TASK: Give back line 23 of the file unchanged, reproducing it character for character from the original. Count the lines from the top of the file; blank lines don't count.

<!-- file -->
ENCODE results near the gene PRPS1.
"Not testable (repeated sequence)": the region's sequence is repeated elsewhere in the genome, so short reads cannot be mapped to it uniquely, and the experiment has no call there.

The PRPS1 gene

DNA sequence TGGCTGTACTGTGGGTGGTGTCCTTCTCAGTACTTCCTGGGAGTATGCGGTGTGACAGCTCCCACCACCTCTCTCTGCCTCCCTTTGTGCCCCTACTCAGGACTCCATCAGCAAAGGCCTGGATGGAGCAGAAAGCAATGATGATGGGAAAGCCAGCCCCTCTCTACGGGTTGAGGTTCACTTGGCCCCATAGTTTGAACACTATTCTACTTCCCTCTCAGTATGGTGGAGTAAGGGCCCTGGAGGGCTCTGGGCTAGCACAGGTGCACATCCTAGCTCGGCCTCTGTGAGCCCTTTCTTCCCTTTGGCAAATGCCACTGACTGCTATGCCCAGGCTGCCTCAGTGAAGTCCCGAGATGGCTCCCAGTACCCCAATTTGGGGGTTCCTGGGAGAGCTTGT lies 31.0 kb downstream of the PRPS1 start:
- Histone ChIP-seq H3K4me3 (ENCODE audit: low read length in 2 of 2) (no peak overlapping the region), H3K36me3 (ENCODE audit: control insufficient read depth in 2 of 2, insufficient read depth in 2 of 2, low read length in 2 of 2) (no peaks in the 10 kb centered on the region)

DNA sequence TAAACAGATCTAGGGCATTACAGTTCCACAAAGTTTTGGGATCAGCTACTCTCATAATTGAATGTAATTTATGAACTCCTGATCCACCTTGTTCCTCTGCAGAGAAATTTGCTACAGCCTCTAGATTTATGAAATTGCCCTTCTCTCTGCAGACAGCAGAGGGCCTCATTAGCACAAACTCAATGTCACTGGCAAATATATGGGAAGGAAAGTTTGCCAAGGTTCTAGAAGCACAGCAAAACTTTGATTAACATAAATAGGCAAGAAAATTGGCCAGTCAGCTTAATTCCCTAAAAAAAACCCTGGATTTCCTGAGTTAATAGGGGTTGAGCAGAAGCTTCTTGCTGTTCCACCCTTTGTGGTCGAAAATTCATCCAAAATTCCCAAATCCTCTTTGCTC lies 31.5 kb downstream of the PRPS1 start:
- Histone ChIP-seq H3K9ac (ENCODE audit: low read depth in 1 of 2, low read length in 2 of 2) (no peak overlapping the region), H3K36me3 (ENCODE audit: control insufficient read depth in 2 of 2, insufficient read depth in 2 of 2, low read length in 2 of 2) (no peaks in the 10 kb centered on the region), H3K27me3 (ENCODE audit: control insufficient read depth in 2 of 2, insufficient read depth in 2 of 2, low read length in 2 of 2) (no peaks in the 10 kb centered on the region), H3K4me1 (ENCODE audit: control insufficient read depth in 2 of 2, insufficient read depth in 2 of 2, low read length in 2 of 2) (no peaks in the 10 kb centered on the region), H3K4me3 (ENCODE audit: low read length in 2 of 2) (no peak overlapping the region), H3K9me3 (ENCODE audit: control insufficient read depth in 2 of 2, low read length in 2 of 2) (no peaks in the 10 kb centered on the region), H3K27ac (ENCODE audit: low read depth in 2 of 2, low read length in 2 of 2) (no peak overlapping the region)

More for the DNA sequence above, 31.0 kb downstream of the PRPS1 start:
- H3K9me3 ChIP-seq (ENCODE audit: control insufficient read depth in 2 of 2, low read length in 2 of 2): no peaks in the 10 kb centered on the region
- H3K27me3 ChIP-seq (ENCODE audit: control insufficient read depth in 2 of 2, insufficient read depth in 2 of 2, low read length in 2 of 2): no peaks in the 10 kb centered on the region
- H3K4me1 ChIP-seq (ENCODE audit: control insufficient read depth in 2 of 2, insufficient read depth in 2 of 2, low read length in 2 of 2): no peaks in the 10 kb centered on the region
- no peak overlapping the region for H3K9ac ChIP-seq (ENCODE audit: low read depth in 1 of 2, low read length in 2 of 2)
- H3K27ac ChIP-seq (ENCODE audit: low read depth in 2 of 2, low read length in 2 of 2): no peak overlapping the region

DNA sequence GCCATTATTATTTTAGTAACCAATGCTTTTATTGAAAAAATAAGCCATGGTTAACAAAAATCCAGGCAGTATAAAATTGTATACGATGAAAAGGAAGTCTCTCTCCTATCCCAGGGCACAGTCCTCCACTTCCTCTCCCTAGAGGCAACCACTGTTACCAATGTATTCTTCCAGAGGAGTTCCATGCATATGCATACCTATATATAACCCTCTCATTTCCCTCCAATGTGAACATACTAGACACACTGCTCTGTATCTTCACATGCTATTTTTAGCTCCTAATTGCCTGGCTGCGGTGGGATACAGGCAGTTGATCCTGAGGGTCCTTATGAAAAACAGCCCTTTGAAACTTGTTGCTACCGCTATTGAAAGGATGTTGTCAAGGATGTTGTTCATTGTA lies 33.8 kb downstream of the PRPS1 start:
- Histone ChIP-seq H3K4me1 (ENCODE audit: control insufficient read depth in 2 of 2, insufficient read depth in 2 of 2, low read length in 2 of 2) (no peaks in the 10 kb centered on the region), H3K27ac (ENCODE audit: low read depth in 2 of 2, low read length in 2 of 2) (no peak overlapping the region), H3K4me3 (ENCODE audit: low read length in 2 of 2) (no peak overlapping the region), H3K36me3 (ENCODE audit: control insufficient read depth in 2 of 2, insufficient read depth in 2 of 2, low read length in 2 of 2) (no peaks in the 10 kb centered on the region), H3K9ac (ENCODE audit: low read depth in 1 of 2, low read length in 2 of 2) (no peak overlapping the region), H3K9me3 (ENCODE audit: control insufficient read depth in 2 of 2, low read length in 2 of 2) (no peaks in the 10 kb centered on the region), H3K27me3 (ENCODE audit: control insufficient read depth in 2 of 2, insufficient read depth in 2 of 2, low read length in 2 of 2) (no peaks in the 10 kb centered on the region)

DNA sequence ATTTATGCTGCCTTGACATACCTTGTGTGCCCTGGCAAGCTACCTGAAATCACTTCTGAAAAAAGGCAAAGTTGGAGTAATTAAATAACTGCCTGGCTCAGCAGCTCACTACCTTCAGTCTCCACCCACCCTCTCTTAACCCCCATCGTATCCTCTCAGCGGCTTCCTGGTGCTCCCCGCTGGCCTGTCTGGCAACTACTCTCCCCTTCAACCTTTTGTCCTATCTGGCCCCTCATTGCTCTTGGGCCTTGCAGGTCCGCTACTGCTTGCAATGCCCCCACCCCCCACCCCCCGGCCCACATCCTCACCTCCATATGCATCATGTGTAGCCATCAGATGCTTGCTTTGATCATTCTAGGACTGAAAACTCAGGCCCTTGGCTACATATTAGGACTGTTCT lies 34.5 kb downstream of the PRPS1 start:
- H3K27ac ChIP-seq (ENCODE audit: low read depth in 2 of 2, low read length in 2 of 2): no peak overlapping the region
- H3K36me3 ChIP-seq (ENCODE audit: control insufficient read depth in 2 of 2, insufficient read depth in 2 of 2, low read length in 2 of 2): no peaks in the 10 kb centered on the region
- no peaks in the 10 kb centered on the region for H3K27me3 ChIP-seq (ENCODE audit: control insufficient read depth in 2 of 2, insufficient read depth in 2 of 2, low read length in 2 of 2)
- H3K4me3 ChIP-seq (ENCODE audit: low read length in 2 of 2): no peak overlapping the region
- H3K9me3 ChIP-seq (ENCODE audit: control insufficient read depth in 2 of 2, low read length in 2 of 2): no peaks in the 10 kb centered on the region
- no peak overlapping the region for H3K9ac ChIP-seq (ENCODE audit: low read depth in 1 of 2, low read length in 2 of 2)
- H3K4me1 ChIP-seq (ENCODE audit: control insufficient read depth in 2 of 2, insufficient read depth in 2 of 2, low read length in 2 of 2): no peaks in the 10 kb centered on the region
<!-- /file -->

- H3K4me1 ChIP-seq (ENCODE audit: control insufficient read depth in 2 of 2, insufficient read depth in 2 of 2, low read length in 2 of 2): no peaks in the 10 kb centered on the region